Health

Newsletter

June 2009

The nation's most trusted source of objective health policy research

Special Feature

40 years of RAND Health RAND Health Marks 40 Years of Research and Analysis

We are marking our 40th anniversary throughout 2009 by highlighting 40 studies that reflect the breadth and scope of our work and have made the greatest contribution to shaping health care policy, advancing research, and improving health around the world.

Projects featured during June:

Quality of care for kids

a bunch of children in the rear of a schoolbus

Quality of care for children is worse than care for adults.

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Health information technology

a computer monitor with a stethoscope on top of it

What is the promise of health information technology?

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Neighborhoods and obesity

Three smiling children at a playground posing together

How neighborhood features can reduce obesity.

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RAND Health: analyzing the core issues in health care reform

RAND Health informs the Health Care Debate through 40 years of research and analysis

For forty years, RAND analysts have been providing objective research on many of the topics now at the heart of the health reform debate.

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Recent Research

Only half of very low birth-weight babies are getting help for which they are eligible

The Early Intervention program is intended to help extremely-low-birth-weight children with developmental delay or disability regardless of parental income, but in South Carolina, only half of eligible children are enrolled.

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Read moreMore maternal health research

What to do after a disaster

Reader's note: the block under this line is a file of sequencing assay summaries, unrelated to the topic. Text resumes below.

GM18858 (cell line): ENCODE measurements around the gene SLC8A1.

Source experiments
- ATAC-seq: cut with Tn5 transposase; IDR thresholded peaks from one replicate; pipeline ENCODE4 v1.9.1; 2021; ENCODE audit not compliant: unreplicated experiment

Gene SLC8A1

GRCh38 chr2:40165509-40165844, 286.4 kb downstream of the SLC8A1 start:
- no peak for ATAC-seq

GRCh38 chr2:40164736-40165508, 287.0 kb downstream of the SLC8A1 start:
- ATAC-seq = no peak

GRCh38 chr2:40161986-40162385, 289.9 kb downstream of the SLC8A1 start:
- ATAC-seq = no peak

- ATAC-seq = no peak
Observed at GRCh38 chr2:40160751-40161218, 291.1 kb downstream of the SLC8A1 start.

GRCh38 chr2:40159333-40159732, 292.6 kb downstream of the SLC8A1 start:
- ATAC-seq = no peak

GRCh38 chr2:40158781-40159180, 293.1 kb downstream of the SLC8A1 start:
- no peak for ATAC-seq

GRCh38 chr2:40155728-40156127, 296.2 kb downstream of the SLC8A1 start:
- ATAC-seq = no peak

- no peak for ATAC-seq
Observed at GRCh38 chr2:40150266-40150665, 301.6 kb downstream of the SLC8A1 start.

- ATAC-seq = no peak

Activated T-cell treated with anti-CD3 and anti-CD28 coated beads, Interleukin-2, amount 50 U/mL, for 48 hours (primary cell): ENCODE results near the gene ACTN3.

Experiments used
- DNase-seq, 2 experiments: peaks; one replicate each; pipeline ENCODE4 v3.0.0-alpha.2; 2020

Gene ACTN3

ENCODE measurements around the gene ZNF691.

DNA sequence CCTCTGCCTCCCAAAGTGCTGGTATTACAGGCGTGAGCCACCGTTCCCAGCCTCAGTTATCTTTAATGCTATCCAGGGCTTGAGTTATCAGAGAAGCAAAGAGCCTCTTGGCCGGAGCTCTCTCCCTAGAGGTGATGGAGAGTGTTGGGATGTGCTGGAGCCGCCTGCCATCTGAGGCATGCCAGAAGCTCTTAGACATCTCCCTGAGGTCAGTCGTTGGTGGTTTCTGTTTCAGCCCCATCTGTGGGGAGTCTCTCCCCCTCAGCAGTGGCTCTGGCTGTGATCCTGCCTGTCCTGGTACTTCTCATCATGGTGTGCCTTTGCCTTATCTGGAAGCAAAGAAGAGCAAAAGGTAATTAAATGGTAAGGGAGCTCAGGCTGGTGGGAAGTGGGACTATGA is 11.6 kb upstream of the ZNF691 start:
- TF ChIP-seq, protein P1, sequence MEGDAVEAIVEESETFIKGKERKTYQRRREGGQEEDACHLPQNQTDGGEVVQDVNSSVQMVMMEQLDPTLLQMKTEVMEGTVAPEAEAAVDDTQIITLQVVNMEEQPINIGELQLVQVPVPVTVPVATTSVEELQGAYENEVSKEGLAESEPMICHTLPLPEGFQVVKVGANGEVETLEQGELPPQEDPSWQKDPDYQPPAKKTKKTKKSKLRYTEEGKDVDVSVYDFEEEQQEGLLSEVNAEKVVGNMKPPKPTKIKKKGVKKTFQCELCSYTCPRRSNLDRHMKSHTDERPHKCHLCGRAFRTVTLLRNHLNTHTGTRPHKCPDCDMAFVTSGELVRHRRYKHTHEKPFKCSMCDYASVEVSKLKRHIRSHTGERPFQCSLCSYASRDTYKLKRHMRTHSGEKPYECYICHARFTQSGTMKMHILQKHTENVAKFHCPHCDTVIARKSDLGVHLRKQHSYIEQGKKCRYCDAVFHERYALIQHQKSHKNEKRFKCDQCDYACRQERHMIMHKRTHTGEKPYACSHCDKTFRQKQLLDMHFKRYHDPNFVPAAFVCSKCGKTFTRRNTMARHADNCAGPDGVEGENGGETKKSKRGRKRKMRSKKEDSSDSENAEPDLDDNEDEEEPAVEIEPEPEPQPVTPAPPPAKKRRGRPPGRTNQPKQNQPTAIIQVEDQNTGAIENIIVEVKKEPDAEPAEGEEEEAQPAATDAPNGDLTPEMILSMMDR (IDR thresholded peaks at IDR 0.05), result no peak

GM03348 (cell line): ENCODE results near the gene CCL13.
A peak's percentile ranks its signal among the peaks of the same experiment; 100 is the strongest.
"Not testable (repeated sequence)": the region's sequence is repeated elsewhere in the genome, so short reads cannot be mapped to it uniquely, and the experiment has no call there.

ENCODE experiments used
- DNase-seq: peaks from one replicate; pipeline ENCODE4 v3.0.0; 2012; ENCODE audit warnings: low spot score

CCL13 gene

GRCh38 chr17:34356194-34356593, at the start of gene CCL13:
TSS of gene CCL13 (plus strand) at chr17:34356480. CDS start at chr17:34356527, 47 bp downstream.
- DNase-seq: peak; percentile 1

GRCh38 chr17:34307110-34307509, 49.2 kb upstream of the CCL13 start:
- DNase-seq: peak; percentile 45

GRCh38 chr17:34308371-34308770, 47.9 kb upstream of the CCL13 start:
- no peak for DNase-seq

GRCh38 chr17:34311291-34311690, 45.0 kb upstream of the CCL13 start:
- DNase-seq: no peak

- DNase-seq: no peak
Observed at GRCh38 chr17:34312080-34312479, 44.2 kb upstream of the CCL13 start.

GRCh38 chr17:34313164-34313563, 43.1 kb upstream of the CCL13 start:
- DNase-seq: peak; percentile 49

A study of 13 natural disasters in 11 countries provides some insights for U.S. disaster management.

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Read moreMore public health research

Mental health history and gender disparities in insomnia

Gender disparities in insomnia symptoms may be driven by higher prevalence of affective disorders among women.

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Read moreMore mental health research

Less-fatigued residents: safer and more costly?

Implementing IOM recommendations for reducing residents' workloads could increase patient safety but net costs to teaching hospitals would be high.

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Read moreMore quality of care research

Improving outcomes for dual enrollees in the veterans health administration and indian health service

Some American Indian and Alaskan native veterans obtain health care services from both the VA and the Indian Health Service. This study of dual users concluded that strategies to improve outcomes for this population should target those receiving care in both systems and include information sharing or coordination of clinical care to reduce the potential for duplication and for treatment conflicts.

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Read morePhysicians report partial benefit from electronic prescribing